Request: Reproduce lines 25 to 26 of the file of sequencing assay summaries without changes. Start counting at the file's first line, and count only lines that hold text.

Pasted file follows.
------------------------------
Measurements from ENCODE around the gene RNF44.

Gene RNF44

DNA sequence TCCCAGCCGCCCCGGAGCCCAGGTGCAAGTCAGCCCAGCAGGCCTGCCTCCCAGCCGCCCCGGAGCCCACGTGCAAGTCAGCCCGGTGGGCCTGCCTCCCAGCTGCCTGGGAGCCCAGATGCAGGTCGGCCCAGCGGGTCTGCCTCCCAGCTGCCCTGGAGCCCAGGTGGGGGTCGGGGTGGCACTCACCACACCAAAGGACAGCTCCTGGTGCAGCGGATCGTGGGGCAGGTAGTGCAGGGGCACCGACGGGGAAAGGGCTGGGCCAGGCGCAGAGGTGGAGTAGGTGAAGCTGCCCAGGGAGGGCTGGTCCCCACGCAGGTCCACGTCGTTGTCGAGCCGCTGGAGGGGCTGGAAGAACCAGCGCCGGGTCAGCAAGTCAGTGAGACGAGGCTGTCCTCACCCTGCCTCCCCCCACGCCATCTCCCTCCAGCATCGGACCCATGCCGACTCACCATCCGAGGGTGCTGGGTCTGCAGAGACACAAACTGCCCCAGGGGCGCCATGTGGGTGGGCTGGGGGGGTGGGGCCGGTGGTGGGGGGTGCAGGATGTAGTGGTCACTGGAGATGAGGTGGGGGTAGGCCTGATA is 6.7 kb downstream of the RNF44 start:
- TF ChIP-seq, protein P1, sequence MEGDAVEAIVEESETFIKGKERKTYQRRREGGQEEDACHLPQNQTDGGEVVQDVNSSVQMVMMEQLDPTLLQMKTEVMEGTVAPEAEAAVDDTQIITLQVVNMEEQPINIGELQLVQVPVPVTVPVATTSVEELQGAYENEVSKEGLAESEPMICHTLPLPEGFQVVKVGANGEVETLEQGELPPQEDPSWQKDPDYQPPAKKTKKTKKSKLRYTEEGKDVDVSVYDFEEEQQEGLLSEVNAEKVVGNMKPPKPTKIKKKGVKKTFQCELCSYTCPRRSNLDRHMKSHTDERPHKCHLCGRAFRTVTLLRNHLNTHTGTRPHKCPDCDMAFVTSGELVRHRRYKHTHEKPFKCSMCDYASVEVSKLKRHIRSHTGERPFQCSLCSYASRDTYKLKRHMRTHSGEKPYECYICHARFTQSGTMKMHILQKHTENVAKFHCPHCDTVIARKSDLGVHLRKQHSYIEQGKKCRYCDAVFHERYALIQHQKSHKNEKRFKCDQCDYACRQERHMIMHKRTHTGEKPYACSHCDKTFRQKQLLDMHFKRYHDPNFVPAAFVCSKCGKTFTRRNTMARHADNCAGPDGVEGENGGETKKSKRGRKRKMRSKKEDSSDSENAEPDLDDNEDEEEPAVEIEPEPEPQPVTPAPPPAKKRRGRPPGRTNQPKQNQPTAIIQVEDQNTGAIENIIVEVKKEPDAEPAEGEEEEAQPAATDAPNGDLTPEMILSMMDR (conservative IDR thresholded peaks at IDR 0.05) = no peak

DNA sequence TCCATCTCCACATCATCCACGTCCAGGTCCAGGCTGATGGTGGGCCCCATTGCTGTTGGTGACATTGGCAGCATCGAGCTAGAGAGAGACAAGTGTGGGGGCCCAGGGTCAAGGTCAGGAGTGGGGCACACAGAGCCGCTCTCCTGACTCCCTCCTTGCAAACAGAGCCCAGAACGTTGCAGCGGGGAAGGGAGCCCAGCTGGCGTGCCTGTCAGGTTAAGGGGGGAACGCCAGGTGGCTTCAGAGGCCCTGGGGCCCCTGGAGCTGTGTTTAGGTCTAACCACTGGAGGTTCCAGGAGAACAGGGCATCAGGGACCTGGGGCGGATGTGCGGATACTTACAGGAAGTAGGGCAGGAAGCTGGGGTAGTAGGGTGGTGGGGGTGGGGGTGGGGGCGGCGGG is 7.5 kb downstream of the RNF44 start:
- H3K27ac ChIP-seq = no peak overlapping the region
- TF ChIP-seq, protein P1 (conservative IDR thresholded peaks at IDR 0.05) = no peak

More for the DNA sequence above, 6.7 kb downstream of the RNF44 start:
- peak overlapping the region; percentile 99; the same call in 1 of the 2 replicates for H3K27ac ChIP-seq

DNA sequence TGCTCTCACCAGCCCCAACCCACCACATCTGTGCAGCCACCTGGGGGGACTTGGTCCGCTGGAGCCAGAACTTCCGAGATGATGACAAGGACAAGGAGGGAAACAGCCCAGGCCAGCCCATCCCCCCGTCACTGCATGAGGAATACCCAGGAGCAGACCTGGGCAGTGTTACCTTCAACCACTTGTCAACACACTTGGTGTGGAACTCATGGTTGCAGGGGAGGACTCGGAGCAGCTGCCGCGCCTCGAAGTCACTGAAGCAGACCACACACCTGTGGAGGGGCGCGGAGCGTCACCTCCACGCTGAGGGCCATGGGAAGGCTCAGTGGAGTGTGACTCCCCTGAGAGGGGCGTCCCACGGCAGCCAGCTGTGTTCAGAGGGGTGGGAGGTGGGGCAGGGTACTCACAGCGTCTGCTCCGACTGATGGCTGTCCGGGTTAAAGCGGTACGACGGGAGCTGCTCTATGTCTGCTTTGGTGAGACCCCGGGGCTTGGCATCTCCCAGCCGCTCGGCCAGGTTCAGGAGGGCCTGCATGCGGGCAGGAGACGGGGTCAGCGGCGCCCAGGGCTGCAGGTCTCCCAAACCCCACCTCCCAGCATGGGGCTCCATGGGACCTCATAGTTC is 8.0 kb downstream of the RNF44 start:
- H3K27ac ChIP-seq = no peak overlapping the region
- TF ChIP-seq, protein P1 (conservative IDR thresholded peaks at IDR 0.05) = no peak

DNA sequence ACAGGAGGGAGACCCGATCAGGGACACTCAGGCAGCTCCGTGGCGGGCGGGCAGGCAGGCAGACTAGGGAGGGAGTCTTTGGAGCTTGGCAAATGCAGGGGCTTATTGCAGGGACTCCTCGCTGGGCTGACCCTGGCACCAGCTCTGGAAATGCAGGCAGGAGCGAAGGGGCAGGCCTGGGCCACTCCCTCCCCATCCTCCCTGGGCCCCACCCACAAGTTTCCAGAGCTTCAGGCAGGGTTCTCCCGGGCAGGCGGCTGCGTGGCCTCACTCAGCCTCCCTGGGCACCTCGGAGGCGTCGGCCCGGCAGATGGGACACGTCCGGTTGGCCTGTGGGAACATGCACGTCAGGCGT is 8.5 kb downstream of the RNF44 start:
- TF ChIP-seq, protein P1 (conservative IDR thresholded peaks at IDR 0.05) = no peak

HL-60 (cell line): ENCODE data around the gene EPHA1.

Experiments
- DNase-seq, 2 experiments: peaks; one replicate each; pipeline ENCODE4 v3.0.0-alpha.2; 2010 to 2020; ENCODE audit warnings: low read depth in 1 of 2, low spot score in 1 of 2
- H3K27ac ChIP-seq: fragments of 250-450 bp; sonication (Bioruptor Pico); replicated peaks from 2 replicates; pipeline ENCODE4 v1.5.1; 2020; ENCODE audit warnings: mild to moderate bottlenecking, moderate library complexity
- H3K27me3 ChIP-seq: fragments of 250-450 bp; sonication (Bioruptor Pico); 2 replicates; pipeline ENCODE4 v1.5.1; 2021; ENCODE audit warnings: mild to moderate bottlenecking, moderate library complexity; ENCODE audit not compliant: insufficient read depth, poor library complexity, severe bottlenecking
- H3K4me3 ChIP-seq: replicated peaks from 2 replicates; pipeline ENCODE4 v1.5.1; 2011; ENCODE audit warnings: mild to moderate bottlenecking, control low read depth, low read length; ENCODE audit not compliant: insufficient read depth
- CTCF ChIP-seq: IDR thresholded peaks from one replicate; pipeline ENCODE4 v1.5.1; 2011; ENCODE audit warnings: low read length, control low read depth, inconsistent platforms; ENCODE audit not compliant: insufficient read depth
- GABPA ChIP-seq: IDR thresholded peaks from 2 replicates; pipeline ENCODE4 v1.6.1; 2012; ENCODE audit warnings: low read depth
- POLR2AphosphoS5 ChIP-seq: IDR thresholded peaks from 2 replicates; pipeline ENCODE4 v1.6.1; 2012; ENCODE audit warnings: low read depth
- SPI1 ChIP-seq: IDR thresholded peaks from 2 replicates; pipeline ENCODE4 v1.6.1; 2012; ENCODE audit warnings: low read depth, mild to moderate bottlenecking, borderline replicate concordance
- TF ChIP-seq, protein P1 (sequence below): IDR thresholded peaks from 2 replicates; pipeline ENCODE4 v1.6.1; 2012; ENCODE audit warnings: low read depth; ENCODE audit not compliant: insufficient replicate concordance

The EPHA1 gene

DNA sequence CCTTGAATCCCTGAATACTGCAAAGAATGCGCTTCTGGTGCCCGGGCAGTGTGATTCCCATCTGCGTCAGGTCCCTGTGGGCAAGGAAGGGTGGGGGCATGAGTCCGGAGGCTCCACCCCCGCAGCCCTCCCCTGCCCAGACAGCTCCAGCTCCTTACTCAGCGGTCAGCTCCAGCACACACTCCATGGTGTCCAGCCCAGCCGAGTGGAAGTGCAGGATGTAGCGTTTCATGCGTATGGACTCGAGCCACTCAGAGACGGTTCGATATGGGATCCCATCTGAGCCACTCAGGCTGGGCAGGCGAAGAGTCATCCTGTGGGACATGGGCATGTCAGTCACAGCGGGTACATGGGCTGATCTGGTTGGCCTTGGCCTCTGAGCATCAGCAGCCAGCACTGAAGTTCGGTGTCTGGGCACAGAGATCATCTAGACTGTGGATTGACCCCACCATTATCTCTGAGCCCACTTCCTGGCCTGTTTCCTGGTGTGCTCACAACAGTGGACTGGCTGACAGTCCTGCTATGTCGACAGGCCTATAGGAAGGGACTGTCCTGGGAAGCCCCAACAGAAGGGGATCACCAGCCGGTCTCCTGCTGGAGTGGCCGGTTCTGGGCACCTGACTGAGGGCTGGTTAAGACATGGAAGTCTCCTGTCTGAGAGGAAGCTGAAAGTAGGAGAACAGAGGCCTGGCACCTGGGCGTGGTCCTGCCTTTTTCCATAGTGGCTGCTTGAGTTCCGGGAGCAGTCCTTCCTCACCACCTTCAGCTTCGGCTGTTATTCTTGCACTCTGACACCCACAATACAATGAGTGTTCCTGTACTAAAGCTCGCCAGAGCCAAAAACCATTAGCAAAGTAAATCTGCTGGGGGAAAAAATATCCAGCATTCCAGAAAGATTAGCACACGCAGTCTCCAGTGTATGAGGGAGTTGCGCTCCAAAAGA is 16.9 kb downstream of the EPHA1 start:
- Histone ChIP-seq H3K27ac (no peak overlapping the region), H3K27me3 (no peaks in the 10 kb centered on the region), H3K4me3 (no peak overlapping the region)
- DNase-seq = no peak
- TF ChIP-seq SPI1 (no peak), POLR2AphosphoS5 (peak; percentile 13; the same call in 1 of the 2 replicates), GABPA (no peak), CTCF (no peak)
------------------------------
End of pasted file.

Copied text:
- TF ChIP-seq, protein P1 (sequence below): IDR thresholded peaks from 2 replicates; pipeline ENCODE4 v1.6.1; 2012; ENCODE audit warnings: low read depth; ENCODE audit not compliant: insufficient replicate concordance

The EPHA1 gene